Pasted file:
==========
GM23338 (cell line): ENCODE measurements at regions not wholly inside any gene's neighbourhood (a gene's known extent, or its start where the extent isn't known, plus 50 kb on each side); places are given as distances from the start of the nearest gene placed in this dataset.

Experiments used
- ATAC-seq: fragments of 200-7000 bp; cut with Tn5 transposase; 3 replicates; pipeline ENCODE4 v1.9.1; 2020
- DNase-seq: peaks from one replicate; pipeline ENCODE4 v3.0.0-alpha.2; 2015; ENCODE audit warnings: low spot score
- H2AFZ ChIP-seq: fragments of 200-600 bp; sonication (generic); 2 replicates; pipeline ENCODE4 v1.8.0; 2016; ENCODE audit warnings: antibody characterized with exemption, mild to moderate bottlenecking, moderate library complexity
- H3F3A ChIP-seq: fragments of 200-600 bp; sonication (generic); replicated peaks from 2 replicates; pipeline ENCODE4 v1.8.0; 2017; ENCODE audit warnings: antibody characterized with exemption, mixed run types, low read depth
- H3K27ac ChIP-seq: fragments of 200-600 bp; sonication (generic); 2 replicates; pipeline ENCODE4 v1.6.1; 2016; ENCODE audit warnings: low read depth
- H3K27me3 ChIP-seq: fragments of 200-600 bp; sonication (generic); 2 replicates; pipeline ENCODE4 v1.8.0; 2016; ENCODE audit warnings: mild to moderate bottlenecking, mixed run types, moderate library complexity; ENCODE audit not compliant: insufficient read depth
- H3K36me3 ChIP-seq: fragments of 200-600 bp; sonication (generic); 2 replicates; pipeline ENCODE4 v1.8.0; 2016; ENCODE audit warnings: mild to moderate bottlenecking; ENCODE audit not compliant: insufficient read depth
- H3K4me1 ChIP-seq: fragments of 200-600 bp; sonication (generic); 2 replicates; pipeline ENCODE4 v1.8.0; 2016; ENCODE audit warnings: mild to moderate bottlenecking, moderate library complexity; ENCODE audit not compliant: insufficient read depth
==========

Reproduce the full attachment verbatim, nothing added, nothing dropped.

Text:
GM23338 (cell line): ENCODE measurements at regions not wholly inside any gene's neighbourhood (a gene's known extent, or its start where the extent isn't known, plus 50 kb on each side); places are given as distances from the start of the nearest gene placed in this dataset.

Experiments used
- ATAC-seq: fragments of 200-7000 bp; cut with Tn5 transposase; 3 replicates; pipeline ENCODE4 v1.9.1; 2020
- DNase-seq: peaks from one replicate; pipeline ENCODE4 v3.0.0-alpha.2; 2015; ENCODE audit warnings: low spot score
- H2AFZ ChIP-seq: fragments of 200-600 bp; sonication (generic); 2 replicates; pipeline ENCODE4 v1.8.0; 2016; ENCODE audit warnings: antibody characterized with exemption, mild to moderate bottlenecking, moderate library complexity
- H3F3A ChIP-seq: fragments of 200-600 bp; sonication (generic); replicated peaks from 2 replicates; pipeline ENCODE4 v1.8.0; 2017; ENCODE audit warnings: antibody characterized with exemption, mixed run types, low read depth
- H3K27ac ChIP-seq: fragments of 200-600 bp; sonication (generic); 2 replicates; pipeline ENCODE4 v1.6.1; 2016; ENCODE audit warnings: low read depth
- H3K27me3 ChIP-seq: fragments of 200-600 bp; sonication (generic); 2 replicates; pipeline ENCODE4 v1.8.0; 2016; ENCODE audit warnings: mild to moderate bottlenecking, mixed run types, moderate library complexity; ENCODE audit not compliant: insufficient read depth
- H3K36me3 ChIP-seq: fragments of 200-600 bp; sonication (generic); 2 replicates; pipeline ENCODE4 v1.8.0; 2016; ENCODE audit warnings: mild to moderate bottlenecking; ENCODE audit not compliant: insufficient read depth
- H3K4me1 ChIP-seq: fragments of 200-600 bp; sonication (generic); 2 replicates; pipeline ENCODE4 v1.8.0; 2016; ENCODE audit warnings: mild to moderate bottlenecking, moderate library complexity; ENCODE audit not compliant: insufficient read depth